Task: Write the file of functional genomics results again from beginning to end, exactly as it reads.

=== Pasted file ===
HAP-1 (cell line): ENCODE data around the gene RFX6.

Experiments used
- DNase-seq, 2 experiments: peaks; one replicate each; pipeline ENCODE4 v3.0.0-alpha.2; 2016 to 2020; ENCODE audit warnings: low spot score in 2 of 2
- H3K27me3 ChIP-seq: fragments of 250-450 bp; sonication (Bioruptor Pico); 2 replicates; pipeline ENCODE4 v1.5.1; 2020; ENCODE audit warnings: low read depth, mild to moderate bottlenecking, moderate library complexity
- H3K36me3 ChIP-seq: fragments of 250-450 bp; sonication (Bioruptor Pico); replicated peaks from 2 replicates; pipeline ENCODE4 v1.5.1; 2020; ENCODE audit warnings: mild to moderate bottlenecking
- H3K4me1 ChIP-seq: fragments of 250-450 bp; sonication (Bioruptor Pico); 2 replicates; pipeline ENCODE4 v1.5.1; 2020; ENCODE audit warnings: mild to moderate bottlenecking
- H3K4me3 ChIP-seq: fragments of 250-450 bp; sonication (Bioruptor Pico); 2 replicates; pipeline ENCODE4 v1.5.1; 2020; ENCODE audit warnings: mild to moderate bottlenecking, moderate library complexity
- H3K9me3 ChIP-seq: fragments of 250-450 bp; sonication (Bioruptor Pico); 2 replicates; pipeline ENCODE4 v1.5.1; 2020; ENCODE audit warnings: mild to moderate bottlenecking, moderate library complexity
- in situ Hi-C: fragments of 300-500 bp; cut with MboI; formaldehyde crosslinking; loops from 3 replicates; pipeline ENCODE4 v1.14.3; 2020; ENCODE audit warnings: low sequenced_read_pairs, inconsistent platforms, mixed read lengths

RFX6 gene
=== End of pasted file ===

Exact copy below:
HAP-1 (cell line): ENCODE data around the gene RFX6.

Experiments used
- DNase-seq, 2 experiments: peaks; one replicate each; pipeline ENCODE4 v3.0.0-alpha.2; 2016 to 2020; ENCODE audit warnings: low spot score in 2 of 2
- H3K27me3 ChIP-seq: fragments of 250-450 bp; sonication (Bioruptor Pico); 2 replicates; pipeline ENCODE4 v1.5.1; 2020; ENCODE audit warnings: low read depth, mild to moderate bottlenecking, moderate library complexity
- H3K36me3 ChIP-seq: fragments of 250-450 bp; sonication (Bioruptor Pico); replicated peaks from 2 replicates; pipeline ENCODE4 v1.5.1; 2020; ENCODE audit warnings: mild to moderate bottlenecking
- H3K4me1 ChIP-seq: fragments of 250-450 bp; sonication (Bioruptor Pico); 2 replicates; pipeline ENCODE4 v1.5.1; 2020; ENCODE audit warnings: mild to moderate bottlenecking
- H3K4me3 ChIP-seq: fragments of 250-450 bp; sonication (Bioruptor Pico); 2 replicates; pipeline ENCODE4 v1.5.1; 2020; ENCODE audit warnings: mild to moderate bottlenecking, moderate library complexity
- H3K9me3 ChIP-seq: fragments of 250-450 bp; sonication (Bioruptor Pico); 2 replicates; pipeline ENCODE4 v1.5.1; 2020; ENCODE audit warnings: mild to moderate bottlenecking, moderate library complexity
- in situ Hi-C: fragments of 300-500 bp; cut with MboI; formaldehyde crosslinking; loops from 3 replicates; pipeline ENCODE4 v1.14.3; 2020; ENCODE audit warnings: low sequenced_read_pairs, inconsistent platforms, mixed read lengths

RFX6 gene